What Lata Mangeshkar is to the world of Hindi film music, Juthika Roy is to the world of bhajans, devotional songs and non-film music.
The legendary bhajan singer was born in Amta, Howrah to Satyendranath and Snehlata Roy on April 20, 1920. Her father was very interested in music and Juthika was ensconced in a musical environment even as a child. Naturally talented, she sang her first song on radio at the age of 7. Her formal classical musical training began under Shri Gyanranjan Sen at the age of 10 in 1930 when her family shifted to Calcutta.
It was around this time that she met the legendary Bangla poet and musician, Kazi Nazrul Islam, then associated with HMV. Mentored by him, this association led to Juthika’s recording two Bengali songs that became popular. Following this, around 1935-1936 Juthika also recorded two Meera Bhajans, Meera ke prabhu and Bhaj le re man gopal that became extremely popular. Through the 1940s and 1950s, when she focused on Hindi songs – especially bhajans, her popularity spread across the country. She was soon considered a doyen of devotional songs.
Most of the devotional and non-film songs that Juthika Roy sang were composed by the famous Bengali music director, Kamal Dasgupta, with whom she also sang a number of duets.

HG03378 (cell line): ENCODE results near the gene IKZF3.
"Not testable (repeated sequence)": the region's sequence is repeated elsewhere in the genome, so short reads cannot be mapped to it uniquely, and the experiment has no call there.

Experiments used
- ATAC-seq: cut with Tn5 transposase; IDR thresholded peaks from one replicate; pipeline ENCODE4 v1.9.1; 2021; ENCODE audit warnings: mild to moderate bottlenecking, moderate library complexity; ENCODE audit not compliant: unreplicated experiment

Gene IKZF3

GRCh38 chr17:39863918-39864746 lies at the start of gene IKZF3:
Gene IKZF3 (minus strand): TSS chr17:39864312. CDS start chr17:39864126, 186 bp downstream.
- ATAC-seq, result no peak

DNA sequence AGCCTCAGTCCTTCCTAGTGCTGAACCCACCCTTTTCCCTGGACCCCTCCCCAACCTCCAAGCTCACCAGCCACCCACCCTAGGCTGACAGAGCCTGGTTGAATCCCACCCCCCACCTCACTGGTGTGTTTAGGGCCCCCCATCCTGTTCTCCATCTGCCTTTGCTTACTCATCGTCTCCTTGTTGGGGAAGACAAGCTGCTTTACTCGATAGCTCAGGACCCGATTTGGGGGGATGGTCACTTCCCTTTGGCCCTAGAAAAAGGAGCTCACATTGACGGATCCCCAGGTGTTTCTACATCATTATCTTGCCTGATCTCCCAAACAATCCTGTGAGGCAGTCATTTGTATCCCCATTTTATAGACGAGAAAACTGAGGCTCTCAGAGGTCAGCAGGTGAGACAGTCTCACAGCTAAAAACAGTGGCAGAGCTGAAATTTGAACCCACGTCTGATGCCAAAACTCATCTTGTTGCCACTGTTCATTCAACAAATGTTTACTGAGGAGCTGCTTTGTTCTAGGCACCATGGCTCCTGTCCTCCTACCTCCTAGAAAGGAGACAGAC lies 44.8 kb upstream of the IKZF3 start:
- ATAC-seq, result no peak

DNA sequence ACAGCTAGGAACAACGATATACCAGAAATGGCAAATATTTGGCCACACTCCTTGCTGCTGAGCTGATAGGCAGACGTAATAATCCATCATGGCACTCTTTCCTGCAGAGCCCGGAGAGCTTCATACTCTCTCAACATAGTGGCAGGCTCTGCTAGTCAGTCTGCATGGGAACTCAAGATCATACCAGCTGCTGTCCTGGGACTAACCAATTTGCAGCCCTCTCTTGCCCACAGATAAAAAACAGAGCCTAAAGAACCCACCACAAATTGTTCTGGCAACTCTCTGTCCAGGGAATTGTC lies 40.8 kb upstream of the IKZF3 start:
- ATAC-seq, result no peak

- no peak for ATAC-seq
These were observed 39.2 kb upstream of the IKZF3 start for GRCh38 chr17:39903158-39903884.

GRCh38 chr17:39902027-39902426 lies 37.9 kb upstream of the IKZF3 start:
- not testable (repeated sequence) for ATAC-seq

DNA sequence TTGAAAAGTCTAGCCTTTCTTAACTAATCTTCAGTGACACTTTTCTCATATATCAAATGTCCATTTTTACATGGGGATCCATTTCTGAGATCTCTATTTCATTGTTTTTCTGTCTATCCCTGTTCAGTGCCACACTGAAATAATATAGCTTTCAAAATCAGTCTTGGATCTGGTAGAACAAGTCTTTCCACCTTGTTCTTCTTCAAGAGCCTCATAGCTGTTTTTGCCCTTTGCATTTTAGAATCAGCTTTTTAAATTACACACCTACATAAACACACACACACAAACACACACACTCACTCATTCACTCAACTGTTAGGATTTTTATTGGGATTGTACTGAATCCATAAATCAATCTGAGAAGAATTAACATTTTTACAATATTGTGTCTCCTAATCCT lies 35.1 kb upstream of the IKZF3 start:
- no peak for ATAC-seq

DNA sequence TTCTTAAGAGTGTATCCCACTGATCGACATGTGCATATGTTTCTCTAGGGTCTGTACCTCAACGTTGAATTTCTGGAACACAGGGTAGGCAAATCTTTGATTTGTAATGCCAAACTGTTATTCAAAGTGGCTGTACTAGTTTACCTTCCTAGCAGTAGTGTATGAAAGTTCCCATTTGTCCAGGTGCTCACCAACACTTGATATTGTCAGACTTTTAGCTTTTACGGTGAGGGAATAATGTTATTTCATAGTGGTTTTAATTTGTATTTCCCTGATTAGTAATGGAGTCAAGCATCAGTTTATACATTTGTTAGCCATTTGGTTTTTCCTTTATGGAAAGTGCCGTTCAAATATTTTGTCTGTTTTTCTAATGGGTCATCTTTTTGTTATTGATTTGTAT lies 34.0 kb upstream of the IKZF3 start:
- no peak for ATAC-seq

Surprisingly, even at the peak of her fame and popularity, Juthika Roy was not keen on singing for films. Despite her reluctance, the legendary film maker Debaki Bose convinced her to sing 2 songs for his 1952 film Ratnadeep – Main toh Ram ratan dhan payo and Preet kiye dukh hoye. Through her career, she sang for just one other movie – Lalkaar (1956).
It is said that Juthika Roy’s song discs were played every morning by Gandhiji at his daily prayer meeting. She also performed for him at his house. Some sources claim that her bhajans were broadcast live on AIR when Nehru was on his way to hoist the flag on August 15, 1947. She had been given a 15 minute slot. As she was about to leave the radio station, she was requested by the officials to stay back and continue singing until the flag was unfurled, at the Prime Minister’s request.
Leaving an indelible imprint on the world of Indian non-film music, Juthika Roy died on 5 February 2014 in Kolkata at the age of 93.